The fraught relationship between India and Pakistan is witnessing a steady rise in border firing incidents, data culled from the Indian Parliament shows. The spurt in violence comes after a ceasefire that ensured peaceful borders for over ten years.
The sharpest escalation in border firing since the ceasefire began in 2010, which saw 39 incidents and then grew to 347 incidents in 2013.
Both India and Pakistan have held on to the ceasefire that began on November 25, 2003. In the preceding year, both countries had witnessed 2,644 incidents of firing. This was during Operation Parakram which was launched after attack on the Indian Parliament on December 13, 2001, leading to a 13-month skirmish.
But after the ceasefire was declared, violence plunged and there wasn’t a single border incident between the two armies between 2004 and 2006. However, by 2010, that began to change.
Experts like Lt Gen PC Katoch, who commanded the Siachen brigade during the Kargil war, feel that the rise in violence reflects Pakistan’s growing internal troubles. “Pakistan is imploding so they have to divert attention. What is the point of talking with Pakistan right now?”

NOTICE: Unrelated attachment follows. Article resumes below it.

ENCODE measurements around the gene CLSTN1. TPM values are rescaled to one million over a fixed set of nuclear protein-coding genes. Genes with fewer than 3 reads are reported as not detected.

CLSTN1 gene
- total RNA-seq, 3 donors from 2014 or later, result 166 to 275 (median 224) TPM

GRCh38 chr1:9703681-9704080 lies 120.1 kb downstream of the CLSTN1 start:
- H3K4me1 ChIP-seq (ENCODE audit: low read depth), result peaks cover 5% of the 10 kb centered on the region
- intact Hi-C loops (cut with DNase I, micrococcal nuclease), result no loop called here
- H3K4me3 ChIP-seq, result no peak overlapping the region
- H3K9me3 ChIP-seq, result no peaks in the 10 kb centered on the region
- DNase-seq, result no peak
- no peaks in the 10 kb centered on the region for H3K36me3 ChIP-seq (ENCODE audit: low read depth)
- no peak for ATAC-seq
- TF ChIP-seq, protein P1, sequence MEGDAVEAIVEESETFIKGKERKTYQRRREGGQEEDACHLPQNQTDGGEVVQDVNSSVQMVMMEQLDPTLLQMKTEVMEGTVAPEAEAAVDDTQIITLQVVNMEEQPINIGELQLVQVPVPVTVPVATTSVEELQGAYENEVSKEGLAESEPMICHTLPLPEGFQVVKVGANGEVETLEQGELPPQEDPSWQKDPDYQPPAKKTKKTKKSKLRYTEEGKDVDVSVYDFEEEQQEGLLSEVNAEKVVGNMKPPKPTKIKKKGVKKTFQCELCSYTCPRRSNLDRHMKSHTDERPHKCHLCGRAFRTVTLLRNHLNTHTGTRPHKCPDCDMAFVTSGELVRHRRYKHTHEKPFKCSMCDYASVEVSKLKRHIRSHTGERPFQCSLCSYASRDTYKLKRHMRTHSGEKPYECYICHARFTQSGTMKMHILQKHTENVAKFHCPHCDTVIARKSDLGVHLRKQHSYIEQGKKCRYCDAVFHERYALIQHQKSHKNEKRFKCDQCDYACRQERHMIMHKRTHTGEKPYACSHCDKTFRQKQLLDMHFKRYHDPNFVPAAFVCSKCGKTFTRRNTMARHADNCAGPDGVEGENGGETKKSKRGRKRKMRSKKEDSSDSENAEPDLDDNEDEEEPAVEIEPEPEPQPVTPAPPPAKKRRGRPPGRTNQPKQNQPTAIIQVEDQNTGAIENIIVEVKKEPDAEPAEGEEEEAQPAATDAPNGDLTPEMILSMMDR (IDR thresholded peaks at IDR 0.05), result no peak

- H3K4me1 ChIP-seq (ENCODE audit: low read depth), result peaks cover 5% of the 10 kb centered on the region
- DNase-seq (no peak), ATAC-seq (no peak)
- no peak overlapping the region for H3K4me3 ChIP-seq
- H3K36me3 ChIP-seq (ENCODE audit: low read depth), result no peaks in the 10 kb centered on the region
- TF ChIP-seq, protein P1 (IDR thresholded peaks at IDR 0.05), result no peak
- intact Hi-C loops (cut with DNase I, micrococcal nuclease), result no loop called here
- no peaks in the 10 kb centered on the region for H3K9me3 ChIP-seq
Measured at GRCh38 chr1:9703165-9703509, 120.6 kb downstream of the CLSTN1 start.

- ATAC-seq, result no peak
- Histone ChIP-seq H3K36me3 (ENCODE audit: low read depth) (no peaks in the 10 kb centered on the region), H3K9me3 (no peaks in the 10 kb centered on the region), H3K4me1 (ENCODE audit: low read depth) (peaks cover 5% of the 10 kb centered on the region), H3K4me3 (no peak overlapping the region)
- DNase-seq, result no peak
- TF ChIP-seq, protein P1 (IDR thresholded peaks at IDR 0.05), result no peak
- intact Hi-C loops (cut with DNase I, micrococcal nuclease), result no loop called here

But others feel that keeping communication channels open is the key to managing the ceasefire. Srinath Raghavan, a lecturer on security studies at King’s College, London, feels that New Delhi’s decision to not seek flag meetings could have been avoided. “Drawing these red lines will only paint us into a corner and reduce our ability to manoeuvre.”
Rana Banerji who studied Pakistan for nearly 30 years as part of the Research & Analysis Wing (R&AW) agrees with Raghavan’s assessment. “In Pakistan, the army calls the shots. But if we encourage a military-to-military dialogue, it emphasises our view that as a democracy we will speak to the political establishment and restrict their army to only talks with our army.”
New Delhi is firm that it will not talk to Pakistan till the levels of violence come down. But the ceasefire has benefited both. “In Kashmir, it has led to reduced levels of militancy-related violence in the valley and a sharp fall in infiltration attempts,” says Raghavan. Clearly, peace has dividends for both countries.